Two mathematicians have found a strange pattern in prime numbers — showing that the numbers are not distributed as randomly as theorists often assume.
Prime numbers near to each other tend to avoid repeating their last digits, the mathematicians say: that is, a prime that ends in 1 is less likely to be followed by another ending in 1 than one might expect from a random sequence.
- Nature, 14th March 2016.
I originally saw this on the cover of Nature magazine in the magazine rack in the library near where I work (each magazine gets its own little cube thing; with the latest copy on the swinging flap) and thought nothing of it.
Okay, so the primes have a tendency not to repeat their last digit. I already knew that there is a weak tendency across all Bases for the there to be a slight bulge in the middle, so in Base-10 there are more primes which end in 3 and 7 rather than 1 and 9, so I didn't consider all of this to be of particular note.
Until I saw this:
Dr James Grime appeared on Brady Haran's Youtube Channel "Numberphile" and ran through this.
Okay, maybe oh maybe it's just a Base-10 thing. You know, Base-10. You know, who cares about Base-10, right? If it was a fundamental property of primes, it would happen in any base... and it does.
That's what they found. So they checked it in other bases and they found the bias is still there, so it appears to be a fundamental property of the primes.
- Dr James Grime, Numberphile, 4th May 2016
A quick refresher:
Firstly, in Base-10, all primes other than 2 (which is the only even prime) and 5, will end in either 1, 3, 7 or 9. Apart from 2 (which itself is prime), all even numbers are divisible by 2 and so all numbers ending in 2, 4, 6, 8 and 0 are not prime. Likewise, because all numbers which end in 5, are an odd multiple of 5.
I should also point out that all primes greater than 3 are in the form P=6k±1,where 6 is a positive integer.
As an example, 99132 which is in between 99131 and 99133 when divided by 6 is 16522. 99138 which is in between 99137 and 99139, is just 6 more and therefore also satisfies P=6k±1.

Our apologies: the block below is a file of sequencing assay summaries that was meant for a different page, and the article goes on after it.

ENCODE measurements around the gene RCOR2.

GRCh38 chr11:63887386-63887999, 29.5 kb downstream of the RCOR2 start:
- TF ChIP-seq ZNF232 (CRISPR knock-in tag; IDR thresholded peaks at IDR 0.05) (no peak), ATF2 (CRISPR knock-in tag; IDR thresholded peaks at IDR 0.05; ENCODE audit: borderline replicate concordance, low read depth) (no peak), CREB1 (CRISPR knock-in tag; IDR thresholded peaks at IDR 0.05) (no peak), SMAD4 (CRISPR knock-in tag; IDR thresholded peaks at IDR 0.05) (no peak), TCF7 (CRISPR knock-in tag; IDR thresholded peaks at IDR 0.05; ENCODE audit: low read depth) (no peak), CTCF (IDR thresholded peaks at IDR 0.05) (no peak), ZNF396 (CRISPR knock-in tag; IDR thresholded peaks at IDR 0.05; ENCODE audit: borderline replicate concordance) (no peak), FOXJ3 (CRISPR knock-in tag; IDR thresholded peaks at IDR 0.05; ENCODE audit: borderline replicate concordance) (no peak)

99131, 99133, 99137 and 99139 are the biggest prime quartet that I could find in a list of the first 10,000 primes
This isn't to say that all (6k±1) are primes, not a bar of it. For instance, 120±1 gives you 119 and 121 and neither of those are primes. However, all primes greater than 3 are in the form of P=6k±1.
You can prove this fact quite easily.
6k is divisible by six.
6k+1 is a candidate
6k+2 is even and therefore not prime.
6k+3 is divisible by 3.
6k+4 is even and therefore not prime.
6k+5 is a candidate
6k+6 is divisible by six and is just the next k.
This also means to say that in Base-6 all primes must end in either 1 or 5 (except for 2 and 3).
By inference, in Base-12 all primes must end in either 1, 5, 7 or E (except for 2 and 3) because odd multiples of 6 end with a 6, and all even multiples of 6 end with a 0.
Getting to one of the main points of this video, the thrust is that consecutive primes have a tendency not to repeat their last digit and they're not sure of the reason why. One of the theories that was shot down was that maybe this was just base-10 thing. If it was a fundamental property of primes, this non-repetition of digits should happen in any base.
The video hints at but doesn't quite nail why a number is prime. The standard definition of a prime is that it is a number which is only divisible by itself and 1. Yet I think that the underlying reason why it is so, is far more important. Every prime is the first positve integer which is not a multiple of the non-unitary integers smaller than it. 0 isn't really a multiple of anything and 1 kind of isn't a 'multiple' either. Every other positive integer is a multiple of 1 and that in a broad sense gives us the 'why' of counting.
There are no non-unitary integers smaller than 2: 2 is prime. 3 is not a multiple of 2: 3 is prime. 4 is a multiple of 2: 4 is not Prime. 5 is not a multiple of 2, 3 or 4: 5 is prime. This will very much like I am telling mathematicians how to suck eggs but I think that it is worth starting right at the beginning before moving forward.
When we start children off in primary school, we give them the number line. This is a very useful tool. There are no multiples of 0. The multiples of 1, define all of the integers and therefore all of the whole numbers on the line. If you start drawing waves under the number line, then every single prime is the first peak on a new wave. The Sieve of Erasthones which is probably derided by serious mathematicians and certainly not the method which is used to find ever larger primes, is basically the working out of this and setting off all the waves on their merry way towards infinity.
There are 16 possible combinations for a prime ending in one number to be followed by another in Base-10; they are thus: